Maybe I should have become a motivational speaker. So far, the only success stories I've come across about people who've become successful after using the tools that the motivational speakers preach about are the stories of the motivational speakers themselves. What better way to become successful than to talk and write about your own success? We all envy it. We all feed it.

I think its about time someone takes a look at personal success from another angle. I want to read about someone who isn't successful and then take a journey with that person into the promised land. It's time for us to see results, not promises. I agree with motivational theories. All of them. Goals are king. Family is special. The mind is more powerful than we can possibly imagine as is the beauty of the human spirit. There's something missing, though. Something keeps me fat, depressed and scared. Every once in a while I show a glimmer of greatness and then I'm right back in the normal guy prison. It's tough to break out of the societal mold.

I come to you as someone who would probably be considered as successful by most definitions. I have a beautiful wife, beautiful kids, a good job and a nice house. This past Sunday, father's day, I finished my 3rd triathlon. Not bad for someone who thinks he hasn't amounted to much. But that's what you see if you look at me on the outside.

On the inside, it's a constant struggle. I wander around constantly depressed. I am always looking around for ways (legal and moral ways) to make myself feel better. I rarely take time to enjoy what I have accomplished because I feel like I didn't really accomplish those things on purpose. Pursuing my wife was easy. She's everything I've ever wanted and more. Love kept me going so well during my courting of her that I barely remember who I was then. She certainly didn't see who I am now. My kids are the same way. Granted, being a parent isn't the easiest thing in the world, but if anything can motivate me to do a good job it's an innocent gaze from one of them. I'm never happy with the job. I want to ride first class now... not later. Donald Trump seems to be the only one allowed to fly in his own helicoptor even though he's billions of dollars in debt. I'm told I have to pay my debt off first. The sad fact is, no matter how much money I seem to pull in, I always seem to be riding on the bleeding edge of financial ruin. Most of the time I mean well, but somewhere along the line, I have to get serious about my financial future. I'm not getting any younger and neither are my kids for that matter.

As for the triathlons; OK, I can be happy that I finished the first one, because after all, mere finishing should always be your goal when attempting your first triathlon. The next 2 were pathetic. I meant well, but trained minimally if not too little. The goal was never to just finish. The goal was to set a goal and work toward it with passion. That's not quite how it happened. For example, after the 1st just finishing triathlon, I had a full year to train for the next... A goal setter's ready-made situation. In practice, however, I barely trained and limped across the finish line only 12 minutes faster than my previous year's just finishing time. So I looked ahead to triathlon number 3, meant well, but trained maybe even a little less and finished 3 minutes slower than year 2. And these aren't intense Ironman distance events either. I'm talkin' tiny sprint triathlons that the real athletes are finishing in just over an hour, the average people are coming in at an hour and a half and where I'm bringing up the rear in almost 2 hours. Oh, did I mention that I managed to gain over 30 pounds while allegedly training for triathlons? This is 30 pounds on top of the 20-30 pounds or so that I'm over my "ideal weight", as if ever seeing someone's calculation of my ideal weight again is humanly possible. I know, I know, muscle weighs more than fat... trust me, it's not muscle.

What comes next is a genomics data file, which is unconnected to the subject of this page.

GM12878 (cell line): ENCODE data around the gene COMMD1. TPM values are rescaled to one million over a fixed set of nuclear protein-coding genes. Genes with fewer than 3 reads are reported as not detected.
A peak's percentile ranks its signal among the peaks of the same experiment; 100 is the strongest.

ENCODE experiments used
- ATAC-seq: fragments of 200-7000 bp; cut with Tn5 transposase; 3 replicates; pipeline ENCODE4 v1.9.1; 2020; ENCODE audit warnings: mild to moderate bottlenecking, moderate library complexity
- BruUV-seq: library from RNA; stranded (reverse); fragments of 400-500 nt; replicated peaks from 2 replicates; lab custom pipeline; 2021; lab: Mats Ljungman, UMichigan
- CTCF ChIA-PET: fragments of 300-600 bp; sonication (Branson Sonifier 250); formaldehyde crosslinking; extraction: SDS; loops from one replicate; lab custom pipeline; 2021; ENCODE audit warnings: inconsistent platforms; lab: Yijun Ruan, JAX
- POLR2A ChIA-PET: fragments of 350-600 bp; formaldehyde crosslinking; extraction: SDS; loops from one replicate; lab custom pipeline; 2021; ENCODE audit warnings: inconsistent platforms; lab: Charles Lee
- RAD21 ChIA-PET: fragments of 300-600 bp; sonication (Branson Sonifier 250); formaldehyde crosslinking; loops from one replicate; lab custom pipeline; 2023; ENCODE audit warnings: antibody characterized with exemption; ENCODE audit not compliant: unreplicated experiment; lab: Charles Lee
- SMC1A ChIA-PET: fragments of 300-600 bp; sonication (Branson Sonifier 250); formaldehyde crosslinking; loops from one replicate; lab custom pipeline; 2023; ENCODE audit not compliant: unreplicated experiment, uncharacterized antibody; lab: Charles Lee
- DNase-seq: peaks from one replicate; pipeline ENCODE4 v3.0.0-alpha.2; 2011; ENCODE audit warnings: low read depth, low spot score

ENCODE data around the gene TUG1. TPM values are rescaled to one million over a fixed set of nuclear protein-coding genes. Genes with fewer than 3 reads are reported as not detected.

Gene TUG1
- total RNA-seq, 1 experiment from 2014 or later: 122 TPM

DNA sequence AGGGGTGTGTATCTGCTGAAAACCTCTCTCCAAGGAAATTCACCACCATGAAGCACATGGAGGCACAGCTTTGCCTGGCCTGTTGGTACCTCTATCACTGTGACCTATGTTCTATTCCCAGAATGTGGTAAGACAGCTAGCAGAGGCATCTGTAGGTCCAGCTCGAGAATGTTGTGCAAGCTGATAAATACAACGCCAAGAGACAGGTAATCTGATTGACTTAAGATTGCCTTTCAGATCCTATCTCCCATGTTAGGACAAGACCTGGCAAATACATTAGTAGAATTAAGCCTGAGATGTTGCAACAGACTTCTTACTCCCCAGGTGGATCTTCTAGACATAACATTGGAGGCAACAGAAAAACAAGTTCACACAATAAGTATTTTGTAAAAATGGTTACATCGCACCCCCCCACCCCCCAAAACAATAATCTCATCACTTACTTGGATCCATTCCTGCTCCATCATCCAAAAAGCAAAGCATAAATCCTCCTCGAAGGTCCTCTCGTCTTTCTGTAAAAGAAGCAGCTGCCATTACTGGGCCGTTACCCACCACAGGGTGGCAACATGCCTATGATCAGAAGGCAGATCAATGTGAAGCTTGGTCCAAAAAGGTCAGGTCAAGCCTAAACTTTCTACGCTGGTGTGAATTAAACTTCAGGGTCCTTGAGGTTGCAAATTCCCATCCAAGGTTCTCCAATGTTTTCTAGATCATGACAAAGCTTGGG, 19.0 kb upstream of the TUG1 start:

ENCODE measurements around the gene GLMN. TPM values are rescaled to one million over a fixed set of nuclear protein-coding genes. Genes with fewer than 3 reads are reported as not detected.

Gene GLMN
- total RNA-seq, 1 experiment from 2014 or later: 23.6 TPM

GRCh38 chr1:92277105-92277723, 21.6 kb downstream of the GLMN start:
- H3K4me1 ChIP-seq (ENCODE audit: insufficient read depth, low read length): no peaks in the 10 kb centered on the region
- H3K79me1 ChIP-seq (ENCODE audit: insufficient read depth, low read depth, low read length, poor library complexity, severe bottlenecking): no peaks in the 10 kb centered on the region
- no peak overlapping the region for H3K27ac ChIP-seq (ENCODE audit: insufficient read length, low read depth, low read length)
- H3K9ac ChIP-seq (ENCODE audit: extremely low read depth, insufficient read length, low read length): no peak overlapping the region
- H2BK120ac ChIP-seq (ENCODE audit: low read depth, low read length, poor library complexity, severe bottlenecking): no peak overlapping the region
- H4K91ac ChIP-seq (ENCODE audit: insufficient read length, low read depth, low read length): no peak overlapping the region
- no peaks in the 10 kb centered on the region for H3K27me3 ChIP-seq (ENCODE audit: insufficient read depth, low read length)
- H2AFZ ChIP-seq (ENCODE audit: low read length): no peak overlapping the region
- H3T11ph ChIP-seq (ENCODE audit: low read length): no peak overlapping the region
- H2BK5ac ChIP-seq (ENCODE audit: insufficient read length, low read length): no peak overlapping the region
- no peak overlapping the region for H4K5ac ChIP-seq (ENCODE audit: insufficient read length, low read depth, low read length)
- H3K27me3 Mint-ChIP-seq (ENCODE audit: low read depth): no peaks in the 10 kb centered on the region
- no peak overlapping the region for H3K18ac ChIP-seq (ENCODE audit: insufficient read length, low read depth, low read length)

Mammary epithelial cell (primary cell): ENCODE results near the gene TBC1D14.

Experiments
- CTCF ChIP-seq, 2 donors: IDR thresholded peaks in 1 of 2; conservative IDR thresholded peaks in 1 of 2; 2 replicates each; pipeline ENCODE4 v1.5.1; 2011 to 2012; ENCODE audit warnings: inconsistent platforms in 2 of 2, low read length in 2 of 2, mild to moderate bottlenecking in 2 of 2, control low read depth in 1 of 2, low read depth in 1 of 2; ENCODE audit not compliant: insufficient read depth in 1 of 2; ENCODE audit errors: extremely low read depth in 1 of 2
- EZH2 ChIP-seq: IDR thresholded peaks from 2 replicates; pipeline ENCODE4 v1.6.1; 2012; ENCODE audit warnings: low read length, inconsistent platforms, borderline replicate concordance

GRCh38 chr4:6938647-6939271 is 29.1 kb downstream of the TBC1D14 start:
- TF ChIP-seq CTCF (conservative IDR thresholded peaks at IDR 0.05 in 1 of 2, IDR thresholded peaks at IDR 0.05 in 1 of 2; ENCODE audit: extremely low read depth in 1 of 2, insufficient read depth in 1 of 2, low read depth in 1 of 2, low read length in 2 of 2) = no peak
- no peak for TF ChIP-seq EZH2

So here I sit, trying to piece together where another year went wrong. Kind of like New Year's day isn't it? I learned a long time ago not to wait until New Year's day to resolve to do things better. There aren't enough years to wait a whole year to start eventual unfinished endeavors. I also learned somewhere along the line that I can't just work on one goal if the rest of my existance is something that I'd rather ignore. If I'm not happy with my financial situation, there's no way I can be a better father, or work out consistently. All my goals must feed off of each other... I know that much.

My opinion of myself has come to a head. I'm tired enough of everything to use next year's triathlon as a place in time to work toward in anticipation of attempting to reach all of my goals again. This is the year. The perfect year. Does the perfect year really exist? Probably not. But, can I look back on a year and think to myself that I did the best I possibly could? Hopefully.

"The good 'ol days weren't always good and tomorrow ain't as bad as it seems."
-Billy Joel

This page is powered by Blogger. Isn't yours?